Laparoscopy describes the use of a viewing tube equipped with a video-camera and a light source to both examine and undertake surgical procedures inside the body. The technique was pioneered as far back as the early 1900s but only became a routine medical technique in the 1980s.
Laparoscopic instruments and the camera are inserted into the body via one or more small incisions on the abdomen. This allows internal organs to be viewed and procedures to be performed via a real time video feed from the camera which appear on a large screen in the operating theatre.
Laparoscopic surgery is often commonly referred to as 'minimally invasive' or 'keyhole' surgery.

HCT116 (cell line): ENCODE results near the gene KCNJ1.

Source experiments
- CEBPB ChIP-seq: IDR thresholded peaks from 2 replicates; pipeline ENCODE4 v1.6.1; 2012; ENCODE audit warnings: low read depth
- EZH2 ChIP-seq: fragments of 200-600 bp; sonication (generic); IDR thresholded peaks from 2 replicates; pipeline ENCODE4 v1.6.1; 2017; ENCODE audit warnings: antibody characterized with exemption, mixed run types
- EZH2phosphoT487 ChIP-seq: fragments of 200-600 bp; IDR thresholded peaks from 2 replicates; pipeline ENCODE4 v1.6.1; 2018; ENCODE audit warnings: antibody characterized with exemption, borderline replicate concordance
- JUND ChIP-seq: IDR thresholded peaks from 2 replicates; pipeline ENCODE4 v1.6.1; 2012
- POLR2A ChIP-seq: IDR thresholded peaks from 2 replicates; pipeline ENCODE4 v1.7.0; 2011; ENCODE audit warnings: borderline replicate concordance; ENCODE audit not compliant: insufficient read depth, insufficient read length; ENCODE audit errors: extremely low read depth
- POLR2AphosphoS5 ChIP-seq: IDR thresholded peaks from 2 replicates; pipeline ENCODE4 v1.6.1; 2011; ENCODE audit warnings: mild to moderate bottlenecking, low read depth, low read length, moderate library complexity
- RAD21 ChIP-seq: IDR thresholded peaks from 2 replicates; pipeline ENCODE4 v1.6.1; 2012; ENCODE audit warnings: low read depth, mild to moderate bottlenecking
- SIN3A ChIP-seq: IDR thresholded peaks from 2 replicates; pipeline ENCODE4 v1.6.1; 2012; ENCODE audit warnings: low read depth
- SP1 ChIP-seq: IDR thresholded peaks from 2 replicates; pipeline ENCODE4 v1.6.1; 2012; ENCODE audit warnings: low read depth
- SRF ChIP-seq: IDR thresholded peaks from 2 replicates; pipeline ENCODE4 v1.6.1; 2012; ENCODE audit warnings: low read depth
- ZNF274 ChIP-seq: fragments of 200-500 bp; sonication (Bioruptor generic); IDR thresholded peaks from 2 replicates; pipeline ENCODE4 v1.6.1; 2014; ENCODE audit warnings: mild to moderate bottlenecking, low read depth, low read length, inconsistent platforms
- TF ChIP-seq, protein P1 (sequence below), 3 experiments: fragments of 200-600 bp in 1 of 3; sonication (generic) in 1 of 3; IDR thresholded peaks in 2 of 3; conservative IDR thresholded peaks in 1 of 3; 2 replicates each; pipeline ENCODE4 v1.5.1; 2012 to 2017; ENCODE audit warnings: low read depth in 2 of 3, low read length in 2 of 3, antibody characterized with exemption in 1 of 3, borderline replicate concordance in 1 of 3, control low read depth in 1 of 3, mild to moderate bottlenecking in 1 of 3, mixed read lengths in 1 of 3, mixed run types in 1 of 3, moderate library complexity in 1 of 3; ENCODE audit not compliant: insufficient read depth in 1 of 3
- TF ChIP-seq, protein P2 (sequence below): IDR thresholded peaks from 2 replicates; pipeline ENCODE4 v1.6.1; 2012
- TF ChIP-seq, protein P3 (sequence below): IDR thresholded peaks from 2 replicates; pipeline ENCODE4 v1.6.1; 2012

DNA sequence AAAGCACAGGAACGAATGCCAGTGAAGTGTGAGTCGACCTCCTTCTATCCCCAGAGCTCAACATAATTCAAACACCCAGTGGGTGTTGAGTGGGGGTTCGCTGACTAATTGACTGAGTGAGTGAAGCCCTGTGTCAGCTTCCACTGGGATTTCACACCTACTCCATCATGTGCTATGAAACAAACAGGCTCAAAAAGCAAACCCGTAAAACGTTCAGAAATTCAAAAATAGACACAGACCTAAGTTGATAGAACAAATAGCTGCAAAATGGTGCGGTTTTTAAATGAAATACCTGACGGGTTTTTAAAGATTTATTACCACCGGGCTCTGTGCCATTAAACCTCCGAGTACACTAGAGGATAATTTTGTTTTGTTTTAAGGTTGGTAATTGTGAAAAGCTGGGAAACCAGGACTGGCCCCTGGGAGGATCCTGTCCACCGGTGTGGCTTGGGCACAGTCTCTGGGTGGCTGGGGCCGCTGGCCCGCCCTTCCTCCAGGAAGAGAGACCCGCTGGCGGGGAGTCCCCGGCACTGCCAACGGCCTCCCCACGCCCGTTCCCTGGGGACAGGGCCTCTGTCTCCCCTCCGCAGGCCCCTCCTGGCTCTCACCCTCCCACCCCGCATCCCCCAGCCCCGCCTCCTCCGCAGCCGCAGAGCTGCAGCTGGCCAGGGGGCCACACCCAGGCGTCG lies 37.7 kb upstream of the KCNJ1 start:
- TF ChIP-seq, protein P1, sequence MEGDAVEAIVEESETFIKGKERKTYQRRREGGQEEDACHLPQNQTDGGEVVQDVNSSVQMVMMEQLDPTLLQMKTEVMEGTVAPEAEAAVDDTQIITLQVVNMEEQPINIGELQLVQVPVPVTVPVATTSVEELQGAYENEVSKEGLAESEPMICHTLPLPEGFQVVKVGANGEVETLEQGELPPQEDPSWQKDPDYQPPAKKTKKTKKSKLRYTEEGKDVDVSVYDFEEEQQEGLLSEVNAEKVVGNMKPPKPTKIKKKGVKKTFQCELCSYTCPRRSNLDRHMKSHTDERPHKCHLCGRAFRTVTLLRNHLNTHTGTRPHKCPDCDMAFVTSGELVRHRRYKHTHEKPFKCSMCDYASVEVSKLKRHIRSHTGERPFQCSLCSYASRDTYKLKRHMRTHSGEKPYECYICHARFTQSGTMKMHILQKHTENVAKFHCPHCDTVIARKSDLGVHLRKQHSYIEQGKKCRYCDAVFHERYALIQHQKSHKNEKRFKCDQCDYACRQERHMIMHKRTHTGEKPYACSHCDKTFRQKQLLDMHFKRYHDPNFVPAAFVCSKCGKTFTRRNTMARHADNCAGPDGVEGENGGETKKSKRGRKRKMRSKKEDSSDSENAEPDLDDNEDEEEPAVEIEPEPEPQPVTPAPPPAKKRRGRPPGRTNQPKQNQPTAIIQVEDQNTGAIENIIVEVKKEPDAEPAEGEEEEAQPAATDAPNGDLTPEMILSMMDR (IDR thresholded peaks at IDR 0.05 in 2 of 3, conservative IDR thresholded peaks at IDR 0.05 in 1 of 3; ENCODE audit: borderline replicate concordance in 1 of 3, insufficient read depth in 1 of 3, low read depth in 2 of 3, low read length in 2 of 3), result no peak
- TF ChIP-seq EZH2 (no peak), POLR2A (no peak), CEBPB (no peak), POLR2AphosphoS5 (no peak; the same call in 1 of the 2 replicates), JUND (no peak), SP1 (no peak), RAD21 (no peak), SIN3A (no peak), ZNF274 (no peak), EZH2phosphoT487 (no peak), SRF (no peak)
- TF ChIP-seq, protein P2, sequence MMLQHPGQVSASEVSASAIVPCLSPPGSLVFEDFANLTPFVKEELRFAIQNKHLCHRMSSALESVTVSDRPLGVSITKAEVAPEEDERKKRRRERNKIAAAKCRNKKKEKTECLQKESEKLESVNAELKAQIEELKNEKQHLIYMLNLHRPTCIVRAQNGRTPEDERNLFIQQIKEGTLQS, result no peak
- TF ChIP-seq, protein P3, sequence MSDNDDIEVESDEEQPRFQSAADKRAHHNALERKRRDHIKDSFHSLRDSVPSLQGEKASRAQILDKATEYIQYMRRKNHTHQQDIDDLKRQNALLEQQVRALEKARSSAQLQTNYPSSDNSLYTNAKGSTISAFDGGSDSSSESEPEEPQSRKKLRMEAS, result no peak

The main benefits of laparoscopic surgery over conventional 'open' surgery are:
- Reduced postoperative pain.
- Reduced recovery times.
- Smaller surgical scars.
- Less risk of wound infection and wound related hernias.
- Fewer adhesions.
A small number (2-5) of small (0.5-1cm) surgical incisions are made around the navel. These incisions are referred to as 'ports', through which the thin tube equipped with the camera and light source and other laparoscopic instruments are passed. Prior to insertion of these instruments a small quantity of inert gas is introduced to the abdominal cavity to allow better visualisation by the surgeon. Once the examination and any necessary procedures have been completed, the instruments are removed, the gas is expelled and the incisions are closed.